There is only one road in or out of Sveti Stefan, an old fortified fishing village perched on a rocky isthmus on Montenegro’s stunning Adriatic coast. It acts like a natural drawbridge linking the mainland to the island-like collection of terracotta-roofed cottages, which rise among oleander, geraniums and mimosa flowers. During the Communist period it was a state-owned village-hotel, and an unlikely stop on the 1960s celebrity circuit in Yugoslavia. Mr Richard Burton and Ms Elizabeth Taylor argued on the terrace, beyond the gaze of peering paparazzi, and Princesses Margaret visited what Paris Match named as one of the 10 best hotels in the world.

In need of further fortification by the turn of this century, Aman Resorts swept in after Montenegro declared independence, halving the room count as it turned the island into a luxury resort like no other. Steep steps and cobbled alleys link the 50 rooms and suites that once made up the village, while, on the mainland, Aman’s understated luxury extends to the eight palatial suites of the 1930s Villa Miločer, once home to Serbian royalty before former Yugoslavian leader Marshall Josip Tito turned it into a summer residence. In between the two lie secluded golden beaches with views across to Italy on a good day.


What to pack

  • Missoni Mid-Length Printed Swim Shorts

  • Illesteva Leonard Round-Frame Tortoiseshell Acetate Sunglasses



  • Photograph by Mr Alan Keohane, courtesy of Kasbah du Toubkal

There isn’t much you can’t see coming from the lofty seclusion of one of Morocco’s remotest hotels. The Kasbah du Toubkal clings to rock like a Berber fortress almost 2,000m up in the Atlas Mountains. Commanding views of three valleys, it sits at the foot of Jbel Toubkal, north Africa’s highest peak. The road from Marrakesh, less than two hours away, ends in the village of Imlil, where guests watch their luggage being lashed to mules for the short trek up to the hotel. Exertion thereafter can range from sipping mint tea and drinking in the views from one of several roof terraces to guided treks that can go as high as Toubkal itself, at more than 4,000m. The Sahara unfolds to the south when skies are clear, while Les Mouflons refuge offers respite and basic lodgings for trekkers on itineraries of more than a day.

The less intrepid may stroll among walnut orchards to the villages that surround the Kasbah, stopping for tea and Berber hospitality along the way. And if the hotel itself does not offer sufficient seclusion, the Kasbah also owns the Azzaden Trekking Lodge, which brings the same level of comfort to four suites a half-day trek from the hotel.


What to pack

  • The Lost Explorer Traveler Boiled Cotton and Wool-Blend Field Jacket

  • Massimo Alba Boavista Slub Linen Henley T-Shirt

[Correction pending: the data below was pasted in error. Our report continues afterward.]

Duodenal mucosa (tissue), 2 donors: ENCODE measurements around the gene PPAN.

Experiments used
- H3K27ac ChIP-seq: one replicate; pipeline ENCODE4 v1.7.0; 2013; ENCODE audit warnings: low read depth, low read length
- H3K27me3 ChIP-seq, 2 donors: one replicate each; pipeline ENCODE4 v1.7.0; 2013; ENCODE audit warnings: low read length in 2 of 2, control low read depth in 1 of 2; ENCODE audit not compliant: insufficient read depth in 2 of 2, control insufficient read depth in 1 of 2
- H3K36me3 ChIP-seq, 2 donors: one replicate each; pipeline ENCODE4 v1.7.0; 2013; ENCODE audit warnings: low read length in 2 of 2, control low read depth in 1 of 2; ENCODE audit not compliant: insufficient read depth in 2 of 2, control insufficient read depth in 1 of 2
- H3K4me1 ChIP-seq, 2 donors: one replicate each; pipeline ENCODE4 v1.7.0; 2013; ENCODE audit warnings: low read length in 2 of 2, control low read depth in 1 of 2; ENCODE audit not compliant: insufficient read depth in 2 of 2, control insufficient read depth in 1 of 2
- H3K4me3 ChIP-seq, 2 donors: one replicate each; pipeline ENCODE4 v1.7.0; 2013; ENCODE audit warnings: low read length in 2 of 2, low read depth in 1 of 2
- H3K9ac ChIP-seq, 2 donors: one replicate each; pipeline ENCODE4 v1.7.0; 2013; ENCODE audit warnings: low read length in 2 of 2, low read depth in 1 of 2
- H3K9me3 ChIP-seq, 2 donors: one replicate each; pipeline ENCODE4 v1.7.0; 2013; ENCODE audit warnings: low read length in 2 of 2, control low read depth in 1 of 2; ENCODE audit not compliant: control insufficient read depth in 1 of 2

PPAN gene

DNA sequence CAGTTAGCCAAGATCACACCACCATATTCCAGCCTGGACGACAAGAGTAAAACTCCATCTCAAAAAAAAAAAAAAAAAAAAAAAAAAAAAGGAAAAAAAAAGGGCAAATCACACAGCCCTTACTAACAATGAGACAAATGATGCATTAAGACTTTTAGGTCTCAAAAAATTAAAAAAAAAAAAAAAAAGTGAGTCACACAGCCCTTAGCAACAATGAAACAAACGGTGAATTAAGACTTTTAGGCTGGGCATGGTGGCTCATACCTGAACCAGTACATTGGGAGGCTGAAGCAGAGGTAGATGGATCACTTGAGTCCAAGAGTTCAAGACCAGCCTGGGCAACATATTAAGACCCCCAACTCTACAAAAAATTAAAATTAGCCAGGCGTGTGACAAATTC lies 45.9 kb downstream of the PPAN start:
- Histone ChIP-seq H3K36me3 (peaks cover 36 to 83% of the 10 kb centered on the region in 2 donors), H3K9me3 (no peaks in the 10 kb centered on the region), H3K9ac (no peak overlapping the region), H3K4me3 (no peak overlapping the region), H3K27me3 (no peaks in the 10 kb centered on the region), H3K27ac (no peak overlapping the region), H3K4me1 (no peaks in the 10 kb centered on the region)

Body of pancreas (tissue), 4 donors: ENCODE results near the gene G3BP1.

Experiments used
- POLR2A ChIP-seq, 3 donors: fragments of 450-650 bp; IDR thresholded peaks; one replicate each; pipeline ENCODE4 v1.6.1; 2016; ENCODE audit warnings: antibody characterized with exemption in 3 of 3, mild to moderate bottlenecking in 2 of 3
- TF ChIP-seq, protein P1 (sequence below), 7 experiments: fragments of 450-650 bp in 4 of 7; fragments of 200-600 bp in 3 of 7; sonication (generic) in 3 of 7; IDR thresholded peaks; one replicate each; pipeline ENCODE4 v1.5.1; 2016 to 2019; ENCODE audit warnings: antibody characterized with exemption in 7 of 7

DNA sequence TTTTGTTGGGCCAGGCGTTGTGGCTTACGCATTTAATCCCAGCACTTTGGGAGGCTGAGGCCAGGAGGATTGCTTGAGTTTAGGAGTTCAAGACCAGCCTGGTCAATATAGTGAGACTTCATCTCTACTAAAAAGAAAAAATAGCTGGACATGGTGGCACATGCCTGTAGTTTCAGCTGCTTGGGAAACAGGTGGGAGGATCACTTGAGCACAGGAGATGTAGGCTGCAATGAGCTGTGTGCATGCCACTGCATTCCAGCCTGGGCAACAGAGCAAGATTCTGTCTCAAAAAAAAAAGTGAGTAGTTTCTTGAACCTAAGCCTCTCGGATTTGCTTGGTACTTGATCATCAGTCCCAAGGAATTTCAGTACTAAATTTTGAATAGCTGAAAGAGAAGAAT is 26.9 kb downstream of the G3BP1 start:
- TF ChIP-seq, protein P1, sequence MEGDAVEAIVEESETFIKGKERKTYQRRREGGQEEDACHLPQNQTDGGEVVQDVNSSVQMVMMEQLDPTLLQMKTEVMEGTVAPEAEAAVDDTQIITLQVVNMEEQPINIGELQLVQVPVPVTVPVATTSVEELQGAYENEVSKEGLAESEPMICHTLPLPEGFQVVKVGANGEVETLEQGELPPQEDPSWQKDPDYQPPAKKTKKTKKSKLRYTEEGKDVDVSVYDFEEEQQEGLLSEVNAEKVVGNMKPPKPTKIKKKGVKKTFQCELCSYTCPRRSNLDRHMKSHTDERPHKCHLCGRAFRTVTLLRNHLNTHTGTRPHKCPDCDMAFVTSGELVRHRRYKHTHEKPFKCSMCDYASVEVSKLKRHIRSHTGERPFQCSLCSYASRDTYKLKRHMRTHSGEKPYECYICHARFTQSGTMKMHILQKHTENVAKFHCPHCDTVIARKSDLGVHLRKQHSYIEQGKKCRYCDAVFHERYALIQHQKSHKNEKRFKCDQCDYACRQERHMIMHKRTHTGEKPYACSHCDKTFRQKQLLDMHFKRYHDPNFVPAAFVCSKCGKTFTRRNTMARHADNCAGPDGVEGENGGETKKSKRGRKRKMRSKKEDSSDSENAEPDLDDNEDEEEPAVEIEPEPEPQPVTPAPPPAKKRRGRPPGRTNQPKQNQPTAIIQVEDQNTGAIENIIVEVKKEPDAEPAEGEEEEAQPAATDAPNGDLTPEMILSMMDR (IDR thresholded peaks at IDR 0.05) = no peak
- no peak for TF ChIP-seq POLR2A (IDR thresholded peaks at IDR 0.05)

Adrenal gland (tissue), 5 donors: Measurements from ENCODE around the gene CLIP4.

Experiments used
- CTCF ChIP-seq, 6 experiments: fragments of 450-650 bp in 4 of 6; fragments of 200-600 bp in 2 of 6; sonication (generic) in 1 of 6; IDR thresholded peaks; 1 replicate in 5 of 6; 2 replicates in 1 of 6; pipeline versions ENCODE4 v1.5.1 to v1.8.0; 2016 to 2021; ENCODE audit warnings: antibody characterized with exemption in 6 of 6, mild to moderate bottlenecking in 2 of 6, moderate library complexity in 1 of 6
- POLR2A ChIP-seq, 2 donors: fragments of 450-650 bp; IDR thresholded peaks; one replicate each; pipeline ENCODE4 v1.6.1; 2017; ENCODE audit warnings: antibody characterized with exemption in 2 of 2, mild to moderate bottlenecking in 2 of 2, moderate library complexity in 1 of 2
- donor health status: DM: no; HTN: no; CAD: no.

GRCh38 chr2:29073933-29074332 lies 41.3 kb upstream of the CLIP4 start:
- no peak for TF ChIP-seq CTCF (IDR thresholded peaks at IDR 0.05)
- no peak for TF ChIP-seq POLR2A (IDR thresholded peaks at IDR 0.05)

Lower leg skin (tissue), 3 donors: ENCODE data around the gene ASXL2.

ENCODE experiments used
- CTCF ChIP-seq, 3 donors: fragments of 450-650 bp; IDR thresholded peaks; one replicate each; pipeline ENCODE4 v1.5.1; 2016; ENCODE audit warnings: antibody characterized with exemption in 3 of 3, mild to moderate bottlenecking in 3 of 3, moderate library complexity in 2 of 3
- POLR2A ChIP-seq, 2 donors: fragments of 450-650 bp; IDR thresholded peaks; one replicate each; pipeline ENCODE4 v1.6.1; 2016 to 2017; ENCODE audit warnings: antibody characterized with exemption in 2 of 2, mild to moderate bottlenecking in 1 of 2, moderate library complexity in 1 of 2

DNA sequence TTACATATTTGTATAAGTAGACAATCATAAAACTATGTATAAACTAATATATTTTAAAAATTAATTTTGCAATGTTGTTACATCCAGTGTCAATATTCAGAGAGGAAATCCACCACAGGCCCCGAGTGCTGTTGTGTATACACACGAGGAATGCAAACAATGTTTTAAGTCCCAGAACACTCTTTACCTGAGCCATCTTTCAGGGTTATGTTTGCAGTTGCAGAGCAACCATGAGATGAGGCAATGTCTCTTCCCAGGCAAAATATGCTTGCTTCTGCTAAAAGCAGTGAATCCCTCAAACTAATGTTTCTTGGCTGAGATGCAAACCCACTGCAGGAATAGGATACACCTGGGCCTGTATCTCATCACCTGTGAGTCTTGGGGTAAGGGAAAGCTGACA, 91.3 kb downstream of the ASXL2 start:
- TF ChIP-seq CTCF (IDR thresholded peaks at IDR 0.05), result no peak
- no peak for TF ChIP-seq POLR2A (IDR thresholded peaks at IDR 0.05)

• Photograph by Mr Matthew William Ellis, courtesy of Mashpi Lodge

A machete-wielding trekker slashing a path through rainforest between Quito and Ecuador’s Pacific coast might be startled to stumble upon Mashpi Lodge. Dropped into thick jungle as if by very large helicopter, the luxury hotel defies all expectations of a forest retreat. Acres of glass bring the trees into its 23 minimalist suites and rooms and a vast, double-height dining room with floor-to-ceiling windows. The reserve of old-growth forest had been due for logging until Mr Roque Sevilla, an orchid enthusiast and former mayor of Quito, stepped in. He bought it and envisaged an ecotourism idyll on the site of an old sawmill that would be capable of sustaining the jungle as well as its community. No trees were felled in the construction of the lodge and the result is a secluded paradise for the well-heeled birdwatcher or lepidopterist. More than 30 species of hummingbird alone have been recorded and 10 times as many butterflies and moths. Take it all in from the lodge’s terraces or, in the finer suites, from your own Mr Philippe Starck bath, or venture into the private reserve to trek to one of the surrounding waterfalls. Quito, among the finest Latin American cities, is three hours away.


What to pack

  • James Perse Slim-Fit Stretch-Cotton Poplin Cargo Shorts

  • Eastpak Macnee Leather-Trimmed Camouflage-Print Canvas Backpack



  • Photograph courtesy of The Brando

Mr Marlon Brando bought this tiny atoll 30 miles north of Tahiti in 1965 during the notoriously fraught filming of Mutiny On The Bounty. He later described its necklace of verdant, sand-fringed islands as “beautiful beyond my capacity to describe”. It became a retreat from his professional and romantic travails in the middle of the Pacific Ocean and, by the time of his death in 2004, he had hatched plans to turn it into a luxury resort. Finally opened 10 years later and named in his honour, The Brando can only be reached by helicopter or tiny plane and offers the highest levels of barefoot luxury on the same white sands which Tahitian royalty stepped on centuries ago. The remnants of ancient marae, or temples, built by the first Polynesians survive today alongside 35 thatched beachfront villas, each with its own outdoor bathroom and pool. Guests navigate the island by bicycle – as slowly as possible – and can channel a slightly calmer Captain William Bligh at Les Mutinés, the island’s restaurant, which is overseen by Mr Guy Martin, chef at the two-Michelin star Le Grand Véfour in Paris.


What to pack

  • Thorsun Titan Slim-Fit Mid-Length Printed Swim Shorts

  • Borsalino Grosgrain-Trimmed Straw Panama Hat